COVID-19 Risk in Cancer Patients: Melvin LK Chua, MBBS, FRCR, PhD, and Conghua Xie, MD, PhD

Last week, a research team under the direction of Conghua Xie, MD, PhD, and Melvin LK Chua, MBBS, FRCR, PhD, reported in JAMA Oncology that patients with cancer at a hospital in Wuhan, China, experienced an increased risk of COVID-19 infection relative to other members of the community. In this interview with i3 Health, Dr. Chua and Dr. Xie discuss their findings and analyze possible factors contributing to the increased risk of COVID-19 infection in patients with cancer.Can you comment on the s...
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Head and Neck Cancer: Reducing In-Hospital Mortality With Eric Adjei Boakye, PhD

​Over 4% of head and neck cancer (HNC) patients who are hospitalized die during their stay in the hospital. How can this number be reduced? In a cross-sectional study recently published in JAMA Otolaryngology—Head and Neck Surgery, a research team led by Eric Adjei Boakye, PhD, found that among a variety of other patient- and hospital-related factors, male sex, weekend admissions, and treatment at nonteaching hospitals are associated with increased in-hospital mortality. In this interview with i...
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Increased COVID-19 Risk in Patients With Cancer

Patients with cancer are at increased risk of infection with severe adult respiratory syndrome coronavirus 2 (SARS-CoV-2), which causes COVID-19, according to a medical records review of patients with cancer at a hospital in Wuhan, China."Patients with cancer from the epicenter of a viral epidemic harbored a higher risk of SARS-CoV-2 infection… compared with the community. However, fewer than half of these infected patients were undergoing active treatment for their cancers," note the investigat...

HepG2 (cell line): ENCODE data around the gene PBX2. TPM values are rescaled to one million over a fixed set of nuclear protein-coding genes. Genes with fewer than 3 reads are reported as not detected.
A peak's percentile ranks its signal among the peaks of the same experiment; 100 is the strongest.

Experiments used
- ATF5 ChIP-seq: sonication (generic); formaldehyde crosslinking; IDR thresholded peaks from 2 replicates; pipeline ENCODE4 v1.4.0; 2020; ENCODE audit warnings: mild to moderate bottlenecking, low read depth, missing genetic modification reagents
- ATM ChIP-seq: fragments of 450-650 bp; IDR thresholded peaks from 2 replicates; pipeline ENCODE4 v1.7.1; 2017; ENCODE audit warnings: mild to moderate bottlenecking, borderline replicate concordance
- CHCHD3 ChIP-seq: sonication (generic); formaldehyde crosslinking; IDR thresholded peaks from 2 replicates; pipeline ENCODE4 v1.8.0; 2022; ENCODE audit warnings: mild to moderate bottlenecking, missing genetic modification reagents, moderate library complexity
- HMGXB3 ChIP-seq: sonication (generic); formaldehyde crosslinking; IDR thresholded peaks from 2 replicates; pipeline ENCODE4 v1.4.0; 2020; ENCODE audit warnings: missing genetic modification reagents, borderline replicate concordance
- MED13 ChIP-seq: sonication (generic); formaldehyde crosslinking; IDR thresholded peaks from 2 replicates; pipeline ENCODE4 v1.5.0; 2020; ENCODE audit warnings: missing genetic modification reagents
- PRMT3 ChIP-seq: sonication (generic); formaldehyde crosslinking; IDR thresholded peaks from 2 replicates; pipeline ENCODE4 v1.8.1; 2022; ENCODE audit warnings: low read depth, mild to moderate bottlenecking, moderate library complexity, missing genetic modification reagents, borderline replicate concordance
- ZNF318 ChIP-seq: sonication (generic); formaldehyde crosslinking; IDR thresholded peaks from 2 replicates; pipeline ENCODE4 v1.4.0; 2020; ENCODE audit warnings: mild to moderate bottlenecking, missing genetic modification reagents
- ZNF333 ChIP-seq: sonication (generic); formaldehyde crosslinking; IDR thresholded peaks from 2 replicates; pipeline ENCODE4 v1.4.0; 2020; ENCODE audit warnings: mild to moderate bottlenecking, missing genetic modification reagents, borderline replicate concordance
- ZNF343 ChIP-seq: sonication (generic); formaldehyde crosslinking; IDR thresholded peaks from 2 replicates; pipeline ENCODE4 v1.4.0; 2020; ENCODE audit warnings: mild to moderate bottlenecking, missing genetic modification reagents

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Head and Neck Cancer: What Factors Affect Risk of In-Hospital Mortality?

​Along with a variety of other patient- and hospital-related factors, male sex, weekend admissions, and treatment at nonteaching hospitals are associated with increased in-hospital mortality for patients with head and neck cancer, report the authors of a cross-sectional study published today in JAMA Otolaryngology—Head and Neck Surgery.Using the 2008 to 2013 National Inpatient Sample database, the investigators identified adult hospitalized patients diagnosed with either primary or secondary hea...
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Milk and Breast Cancer Risk: Gary E. Fraser, MBChB, PhD

​United States Dietary Guidelines recommend that adults and children aged 9 or older consume three cups per day of low-fat or fat-free milk and dairy foods, or alternatively, three cups of calcium-fortified soymilk. However, a large observational study recently published in the International Journal of Epidemiology reports that consuming three cups of dairy milk per day is associated with a risk of breast cancer that is increased by as much as 80%, regardless of the fat content of the milk,...
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